The second thought is this – when one separates oneself from the companionship of the Holy Ghost, whose fault, exactly, is that? Doesn’t that separation mean, solely, that one’s eye is no longer single to the glory of God?

    D&C 3:6-8
    6 And behold, how oft you have transgressed the commandments and the laws of God, and have gone on in the persuasions of men.

    7 For, behold, you should not have feared man more than God. Although men set at naught the counsels of God, and despise his words—

    8 Yet you should have been faithful; and he would have extended his arm and supported you against all the fiery darts of the adversary; and he would have been with you in every time of trouble.

    I rather think that unless and until we accept personal responsibility for our own departure from God, we cannot fully return to Him, and must remain in the dark, because we’re still making excuses for our sins, rather than confessing them and yielding our hearts to Him. We ought to freely forgive them who have offended us and persuaded us to depart from God, and not mention their sins. They never could force us to do what we have chosen of our own free will.

    Thirdly, pride sucks. Pride is what motivates that “making excuses” bit (self-pity, self-justification, self-righteousness) which hinders repentance.

    Pride resents suffering; pride is unkind; pride is envious; pride is puffed up by possessing that which is above another, be it knowledge, property, popularity, or power; pride is easily provoked; pride attributes evil motives to others; pride rejoices in divisions and contentions, and forgives not debts; pride rejoices in the truth only if it serves to justify itself; pride bears as little as it can get away with, believes that which appears to set itself above others, hopes nobody notices its hypocrisy, and endures only what is forcibly inflicted upon it.

    Beware of these things. Nobody who evinces these things walks in newness of life. Even if we walk not in newness of life, we had ought to emulate one who does, such as Jesus Christ, even with our whole hearts, until we can muster the faith to lay down our lives upon the altar of prayer, to be answered with fire from heaven.

    • Good Will:

      Dear Log,

      I often laugh when I read your comments because of just how truthful they are. Reading them is like riding a rollercoaster or drinking a very delicious drink. Even when you are condemning me, I rejoice, because it means I have received the truth. I love receiving your words of wisdom. Please continue sharing them.

      I’m going to post your comments above in my journal and quote them to myself from time to time (maybe even share them with one particular daughter, who takes after her father). To join with Paul’s and Moroni’s soliloquies on “charity”, I now have Log’s words on “pride”.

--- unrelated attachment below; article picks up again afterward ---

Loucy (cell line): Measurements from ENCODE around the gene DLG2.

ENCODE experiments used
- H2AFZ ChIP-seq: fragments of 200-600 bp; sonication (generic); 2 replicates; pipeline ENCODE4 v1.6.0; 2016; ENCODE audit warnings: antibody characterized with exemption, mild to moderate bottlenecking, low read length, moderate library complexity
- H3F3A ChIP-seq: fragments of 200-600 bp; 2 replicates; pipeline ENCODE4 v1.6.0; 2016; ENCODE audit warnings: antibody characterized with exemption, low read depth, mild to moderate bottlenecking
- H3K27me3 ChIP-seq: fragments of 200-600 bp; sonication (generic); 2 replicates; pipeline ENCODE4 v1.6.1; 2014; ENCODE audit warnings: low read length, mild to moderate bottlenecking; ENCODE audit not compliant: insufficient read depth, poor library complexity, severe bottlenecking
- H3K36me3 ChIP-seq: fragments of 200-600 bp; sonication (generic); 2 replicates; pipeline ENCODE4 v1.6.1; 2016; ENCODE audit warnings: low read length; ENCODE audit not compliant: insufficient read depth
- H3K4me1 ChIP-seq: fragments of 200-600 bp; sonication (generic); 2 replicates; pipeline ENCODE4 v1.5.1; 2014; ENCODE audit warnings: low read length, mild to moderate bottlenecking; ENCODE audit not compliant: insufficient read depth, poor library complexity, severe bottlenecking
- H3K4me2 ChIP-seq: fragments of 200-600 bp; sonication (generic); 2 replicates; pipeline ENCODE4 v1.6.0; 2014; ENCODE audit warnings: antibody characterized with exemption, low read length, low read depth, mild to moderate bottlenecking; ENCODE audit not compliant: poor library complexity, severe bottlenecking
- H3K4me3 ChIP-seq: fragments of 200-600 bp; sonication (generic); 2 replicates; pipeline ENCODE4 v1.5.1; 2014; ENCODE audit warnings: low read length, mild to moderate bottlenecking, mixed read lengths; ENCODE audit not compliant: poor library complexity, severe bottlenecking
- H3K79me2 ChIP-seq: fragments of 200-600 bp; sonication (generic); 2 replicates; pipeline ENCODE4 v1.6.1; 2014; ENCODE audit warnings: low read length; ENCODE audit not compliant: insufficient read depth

• Good Will:


      Your first thought above, about not being able to apprehend truth, is a very keen observation.

      Your second point, identifying the true source of our stumblings — failing to make one’s “eye” single to the glory of God — is exactly what caused me to stumble (and still does). The Spirit “taught” me that lesson even while I was at BYU. I had forgotten it (and have been walking, mostly “blind”, ever since).

      I have been crushed, more than once, with the recognition that the scripture you quoted above is true (and applies to me). Your counsel to avoid the unnecessary (and, essentially) untruthful condemnation of others for one’s own mistakes rings “true” to me too.

      God, after all, does not “lead us into temptation” nor can anyone force us to sin. We are incentivized by our own lusts! If we did not have them, we would not be tempted! The sin be upon us! And in us if we give in to them! If the “evil” were not in us to begin with (in our hearts and natures, as a “weakness” and if we did not willfully embrace it) we would not succumb to it.

      Not mentioning the sins of others, even as they have adversely affected us, is a very “Christian” thing to do. Thank you for teaching that, Log. (I needed that lesson.) Such is charity! Such is magnanimity! Such is virtue and lowliness of heart! Sweet forgiveness shown! (And, undoubtedly, necessary to be received.)

      And, of course, pride. Thank you for that lesson as well. I am humbled by the awareness of my own “incompleteness”, thanks to your words.

  • Log:

    PS – my reservation about Snuffer stems from the fact that the Lord has not told me that he is a prophet. I can only say that Snuffer is exactly consistent with what I would expect from examining the examples of the prophets in the past who have been raised up from outside of the hierarchy. That is not sufficient for me to say he is a prophet.

    The Lord has told me “Joseph was a true prophet.” Therefore I can bear witness that Joseph was a prophet.

    A prophet is one who has stood in the divine council, and has his assignment from the mouth of God Himself.

    • Good Will:

      Well, then, here is a test for me.

      Your “analysis” seems so very correct. Yet you claim you haven’t received a “witness” from God that DS is a prophet.

      To be honest, I have not stood before God in His council, nor have I been told, face-to-face, by God that Joseph Smith is His prophet. I ascertained that knowledge by the “whisperings” of the Holy Ghost. I have received the same “whisperings” regarding the truthfulness of the teachigns of DS. Whether DS remains “true and faithful” is a different matter. I have no such assurances, only tremendous hope (as all Israel no doubt had for David).

      I simply have no other explanation for the power and insight inherent in DS’s teachings — just as I cannot otherwise explain your insights, Log. I can only attribute them to the power and inspiration of the Almighty (received in consequence of your prayers, diligence and faithful obedience). Only a righteous man could say and do as you do, Log. The same goes for DS (in my opinion).